- Repeater – a striking clock which can repeat the strikes at the push of a lever, for telling the time in the dark.
- Musical clock – plays tunes on a music box in addition to counting the time
- Automaton clock – with mechanically animated figures that periodically perform various displays, usually as a part of the clock striking the hours.
- Ship's bell clock – strikes the ship's bells instead of the hours.
Some quartz clocks also contain speakers and sound chips that electronically imitate the sounds of a chiming or striking clock. Other quartz striking clocks use electrical power to strike bells or gongs.
- Alarm clock
- Repeater watches (horology)
- St. Michael's chimes
- Thirteenth stroke of the clock
- Westminster Chimes
- Whittington chimes
- Water clock
- Milham 1945, p. 197.
- Needham 1986, pp. 473–475.
- Needham 1986, p. 475.
- Needham 1986, p. 165.
- Donald Routledge Hill (1991), "Arabic Mechanical Engineering: Survey of the Historical Sources", Arabic Sciences and Philosophy, 1 (2): 167–186 , doi:10.1017/S0957423900001478
- Needham 1986, p. 445.
- Boardman, Pete. "Why do clocks show 12 hours?". History. 24 Hour Clocks and Watches. Retrieved April 23, 2008.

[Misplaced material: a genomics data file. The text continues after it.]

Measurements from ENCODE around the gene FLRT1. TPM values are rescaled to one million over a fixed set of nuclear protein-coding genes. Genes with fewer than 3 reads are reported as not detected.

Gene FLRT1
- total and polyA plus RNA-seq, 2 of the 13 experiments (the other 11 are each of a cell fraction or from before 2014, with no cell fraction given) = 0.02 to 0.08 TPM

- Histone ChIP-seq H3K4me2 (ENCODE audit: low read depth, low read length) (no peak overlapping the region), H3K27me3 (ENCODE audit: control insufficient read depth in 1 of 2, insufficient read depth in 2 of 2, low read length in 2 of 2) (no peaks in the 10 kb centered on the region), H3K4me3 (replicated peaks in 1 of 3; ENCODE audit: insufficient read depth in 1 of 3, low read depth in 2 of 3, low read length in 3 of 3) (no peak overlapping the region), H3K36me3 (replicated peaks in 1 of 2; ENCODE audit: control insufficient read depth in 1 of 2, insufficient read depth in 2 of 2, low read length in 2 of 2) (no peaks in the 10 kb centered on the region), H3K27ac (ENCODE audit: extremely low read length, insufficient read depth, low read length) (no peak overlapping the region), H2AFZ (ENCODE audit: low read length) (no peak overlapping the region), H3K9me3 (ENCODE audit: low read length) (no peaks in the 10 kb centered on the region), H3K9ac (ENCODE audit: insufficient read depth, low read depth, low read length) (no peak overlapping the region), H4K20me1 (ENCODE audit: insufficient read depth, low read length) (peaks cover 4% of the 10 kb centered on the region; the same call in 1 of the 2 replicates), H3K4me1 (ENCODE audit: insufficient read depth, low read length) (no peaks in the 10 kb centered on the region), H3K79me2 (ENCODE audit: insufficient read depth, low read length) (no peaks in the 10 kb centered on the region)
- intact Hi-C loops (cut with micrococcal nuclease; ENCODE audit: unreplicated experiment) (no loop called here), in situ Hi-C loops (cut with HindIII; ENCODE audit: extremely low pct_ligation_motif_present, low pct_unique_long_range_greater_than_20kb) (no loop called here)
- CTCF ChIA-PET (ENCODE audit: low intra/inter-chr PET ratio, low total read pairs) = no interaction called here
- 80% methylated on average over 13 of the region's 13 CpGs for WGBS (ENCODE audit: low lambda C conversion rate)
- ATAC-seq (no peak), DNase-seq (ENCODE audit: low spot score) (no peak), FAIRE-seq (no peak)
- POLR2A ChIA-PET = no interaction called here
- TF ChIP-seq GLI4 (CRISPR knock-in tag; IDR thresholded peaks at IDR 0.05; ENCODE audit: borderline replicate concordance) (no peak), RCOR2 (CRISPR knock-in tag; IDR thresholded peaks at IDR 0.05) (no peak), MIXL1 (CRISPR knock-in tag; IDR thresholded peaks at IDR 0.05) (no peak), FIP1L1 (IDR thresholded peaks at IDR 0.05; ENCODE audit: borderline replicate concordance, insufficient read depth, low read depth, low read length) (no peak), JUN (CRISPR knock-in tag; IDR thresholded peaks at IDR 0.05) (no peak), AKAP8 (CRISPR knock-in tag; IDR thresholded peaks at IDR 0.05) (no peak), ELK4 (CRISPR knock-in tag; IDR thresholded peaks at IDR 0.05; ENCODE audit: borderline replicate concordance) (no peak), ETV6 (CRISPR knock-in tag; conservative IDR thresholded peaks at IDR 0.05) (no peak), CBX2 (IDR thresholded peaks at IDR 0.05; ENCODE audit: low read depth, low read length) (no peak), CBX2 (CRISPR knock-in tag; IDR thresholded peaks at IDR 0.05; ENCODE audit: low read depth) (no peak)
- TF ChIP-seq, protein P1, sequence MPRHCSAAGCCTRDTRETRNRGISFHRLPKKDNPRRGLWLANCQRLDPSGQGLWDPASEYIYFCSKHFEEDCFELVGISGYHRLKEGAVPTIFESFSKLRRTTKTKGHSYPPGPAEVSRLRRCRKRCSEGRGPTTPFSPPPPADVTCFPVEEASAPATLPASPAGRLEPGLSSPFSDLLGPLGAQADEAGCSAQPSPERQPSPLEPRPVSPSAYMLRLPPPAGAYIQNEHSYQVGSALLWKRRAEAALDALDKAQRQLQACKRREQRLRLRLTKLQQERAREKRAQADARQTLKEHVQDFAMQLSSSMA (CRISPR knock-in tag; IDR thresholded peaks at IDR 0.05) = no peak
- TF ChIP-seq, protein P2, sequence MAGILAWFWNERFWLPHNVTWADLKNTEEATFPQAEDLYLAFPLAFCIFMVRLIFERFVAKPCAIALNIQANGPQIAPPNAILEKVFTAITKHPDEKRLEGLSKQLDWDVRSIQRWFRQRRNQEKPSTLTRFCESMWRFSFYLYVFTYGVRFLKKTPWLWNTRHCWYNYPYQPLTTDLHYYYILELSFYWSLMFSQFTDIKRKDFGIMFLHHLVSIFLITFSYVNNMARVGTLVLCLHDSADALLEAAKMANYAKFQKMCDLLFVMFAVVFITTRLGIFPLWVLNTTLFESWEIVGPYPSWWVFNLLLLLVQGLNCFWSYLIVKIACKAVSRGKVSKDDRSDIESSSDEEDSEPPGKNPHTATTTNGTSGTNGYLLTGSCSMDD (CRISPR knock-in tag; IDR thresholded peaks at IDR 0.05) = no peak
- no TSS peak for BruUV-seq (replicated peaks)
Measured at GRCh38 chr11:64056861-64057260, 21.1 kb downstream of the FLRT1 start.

- Symonds 1947, p. 47.
- British Horological Institute , Workshop on Roman Numeral Clock Faces, 1999
- FAQ: Roman IIII vs. IV on Clock Dials Archived 2015-03-25 at the Wayback Machine
- "Sale L12313 The George Daniels Horological Collection" (PDF). Sotheby's.
- Horological Journal, September 2011, pages 408-412
- "Rack Striking". Encyclopedia of Antiques. Old and Sold Antique Marketplace. Retrieved 2008-04-20.
- Milham 1945, pp. 202–204.
Sources and further reading
- Bruton, Eric (2002). The History of Clocks and Watches. New York: Time Warner. ISBN 0-316-72426-2.
- Landes, David (1983). Revolution in time: Clocks and the making of the modern world. Cambridge, MA: Harvard University Press. ISBN 0-674-76802-7.
- Milham, Willis I. (1945). Time and Timekeepers. New York: Macmillan. ISBN 0-7808-0008-7.
- Needham, Joseph (1986). Science and Civilization in China: Volume 4, Physics and Physical Technology, Part 2, Mechanical Engineering. Taipei: Caves Books Ltd.
- Symonds, R.W. (1947). Pevsner, Nikolaus (ed.). A Book of English Clocks. The King Penguin Books. Harmondsworth & New York: Penguin Books.